Over a month ago I wrote a piece for Arcade Attack that discussed history and video games. I realise, now, that I might have started off my series of blogs with a pessimistic view of how history is represented in gaming (the idea of teaching people “wrong” history). However, I want to reassure readers that I do genuinely like historical video games and believe they are an important tool for teaching and exposing people to history. In my personal opinion, historical video games do two things:
Firstly, games can never really teach “wrong” history (within reason). History itself can never really be “wrong”. As I noted in my last blog, historians selectively pick and choose evidence to create their own perceptions of the past (this is what History is), we miss important evidence or discover long lost documents that cause us to rethink history. As historians, moreover, we are consistently questioning and analysing established history. Although it can take years to teach would be historians to question history, historical video games already imbed subjects in their games that cause players to constantly question established high school history books – most controversial is the discussions surrounding women occupying established male history in gaming. In addition, video games help teach the theory that history is not a linear line of destiny. Video Games allow players to interact with the historical worlds, change the fate of historical characters and completely change the ending of the game. Players are always doing history (in a way you are creating history) rather than simply watching it or reading it. A player, unlike many historians, understands that history didn’t just happen because of fate, but because of the different effects people had on history. “What if” scenarios are rampant in video games – from games questioning “what if Sweden conquered the entire world?” to “What if Hitler never rose to power and a Russian Tim Curry helps you fight Japanese mecha robots?” – and are great examples (no matter how silly) of how games really do cause players to subconsciously understand that history has no set path and that anything could have been possible.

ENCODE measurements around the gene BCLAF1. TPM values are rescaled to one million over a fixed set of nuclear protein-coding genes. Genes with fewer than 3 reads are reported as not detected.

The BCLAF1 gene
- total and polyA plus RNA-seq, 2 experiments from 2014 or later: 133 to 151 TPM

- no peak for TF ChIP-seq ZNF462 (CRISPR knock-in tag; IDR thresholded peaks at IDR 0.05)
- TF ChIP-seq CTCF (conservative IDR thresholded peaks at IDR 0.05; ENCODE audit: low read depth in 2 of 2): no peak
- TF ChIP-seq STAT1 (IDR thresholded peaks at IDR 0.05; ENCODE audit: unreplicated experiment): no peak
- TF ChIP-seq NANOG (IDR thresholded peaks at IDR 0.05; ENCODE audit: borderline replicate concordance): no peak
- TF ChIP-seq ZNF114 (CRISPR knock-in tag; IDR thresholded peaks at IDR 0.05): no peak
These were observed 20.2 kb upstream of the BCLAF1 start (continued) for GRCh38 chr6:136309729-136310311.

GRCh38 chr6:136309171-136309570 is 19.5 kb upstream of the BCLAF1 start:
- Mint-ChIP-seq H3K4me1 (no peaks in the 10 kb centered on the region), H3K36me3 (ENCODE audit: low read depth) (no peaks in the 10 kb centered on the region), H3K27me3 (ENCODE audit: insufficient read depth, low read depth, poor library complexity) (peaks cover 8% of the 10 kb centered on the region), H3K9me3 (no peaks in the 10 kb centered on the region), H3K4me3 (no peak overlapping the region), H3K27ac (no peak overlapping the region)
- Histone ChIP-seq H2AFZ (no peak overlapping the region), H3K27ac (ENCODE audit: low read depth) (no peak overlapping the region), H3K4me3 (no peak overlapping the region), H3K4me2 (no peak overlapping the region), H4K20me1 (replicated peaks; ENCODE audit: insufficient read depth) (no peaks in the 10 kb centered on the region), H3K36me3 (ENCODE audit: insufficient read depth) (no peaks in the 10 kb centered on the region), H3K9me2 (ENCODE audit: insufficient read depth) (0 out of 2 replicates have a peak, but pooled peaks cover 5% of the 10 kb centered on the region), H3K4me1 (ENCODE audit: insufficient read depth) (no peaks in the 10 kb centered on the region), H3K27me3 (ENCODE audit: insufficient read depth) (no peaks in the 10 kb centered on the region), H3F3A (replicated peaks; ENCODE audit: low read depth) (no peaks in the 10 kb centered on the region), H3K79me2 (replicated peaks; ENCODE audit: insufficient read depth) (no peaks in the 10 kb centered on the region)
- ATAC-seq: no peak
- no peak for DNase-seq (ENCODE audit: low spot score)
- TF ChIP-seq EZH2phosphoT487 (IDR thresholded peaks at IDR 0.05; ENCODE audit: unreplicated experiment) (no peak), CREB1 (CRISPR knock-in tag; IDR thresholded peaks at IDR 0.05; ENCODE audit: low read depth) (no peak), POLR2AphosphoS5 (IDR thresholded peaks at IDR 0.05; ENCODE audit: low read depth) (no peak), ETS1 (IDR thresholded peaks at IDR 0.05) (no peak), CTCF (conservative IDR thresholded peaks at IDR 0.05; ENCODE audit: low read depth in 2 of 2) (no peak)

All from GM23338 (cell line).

Let me start my second argument with an anecdote of my own experience with gaming. I’m unsure what modern pre-secondary school education in like, or what education is like outside of Britain, but much of the history I now study, and love, is history I was never taught in school. The medieval fantasy worlds in Simon the Sorcerer and King’s Quest or the pirates in Monkey Island all had me investing hours into historical worlds, all while ignoring my homework on Florence Nightingale. This is not to say that Florence Nightingale is boring or should not be a subject in schools – my personal opinions on this vary – but my first real exposure to the history that I love came through video gaming. Now, considering the majority of households in the Western World have a gaming PC, smartphone or gaming console, I cannot help but feel that many children (and adults) are having the same experience I had. Many children probably fell asleep after an hour of their teachers droning on about children being sent to farms during WW1. Yet, they spend hours charging a Viking head-on into brutal early medieval battles. Thus, historical video games are important because they allow people to interact and engage with a variety of historical settings they would have never have otherwise known about. This, in turn, encourages interest in a variety of histories, and could possibly lead to academic interest in these historical settings, like it did with me. Hell, I’d consider it a win if the player looked up some extra information on Wikipedia or went to Reddit to discuss and question the history (leading back into the first argument).
To conclude on a high note, compared to my last blog post, historical video games are an amazing tool for the new and enthusiastic wave of historians. They teach us complicated historical analysis, without even knowing it, they allow us to interact with a variety of historical worlds we might possibly have never heard of, and they likely have other positive effects I didn’t discuss. I really do mean it this time when I say “just have fun with your older games” because you’re probably getting a little more than just fun out of them.
Sources of interest:
Brown, H. J. (2008). Videogames and education. Armonk, N.Y: M.E. Sharpe.
Chapman, A. (2016). Digital games as history: How videogames represent the past and offer access to historical practice. New York: Routledge.
Elliott, A.B.R & Kapell, M.W. (2013). ‘Introduction: To Build a Past That Will “Stand the Test of Time” – Discovering Historical Facts, Assembling Historical Narratives. In M. Kapell, & A.B.R Elliott (eds.), Playing with the past: Digital games and the simulation of history (1st ed.) (Pp.1-30). London: Bloomsbury Academic.
McCall, J. (2016). Teaching history with digital historical games: An introduction to the field and best practices. Simulation & Gaming, 47(4), Pp. 517-542.
Schut, K. (2007). Strategic simulations and our past: The bias of computer games in the presentation of history. Games and Culture, 2(3), Pp. 213-235.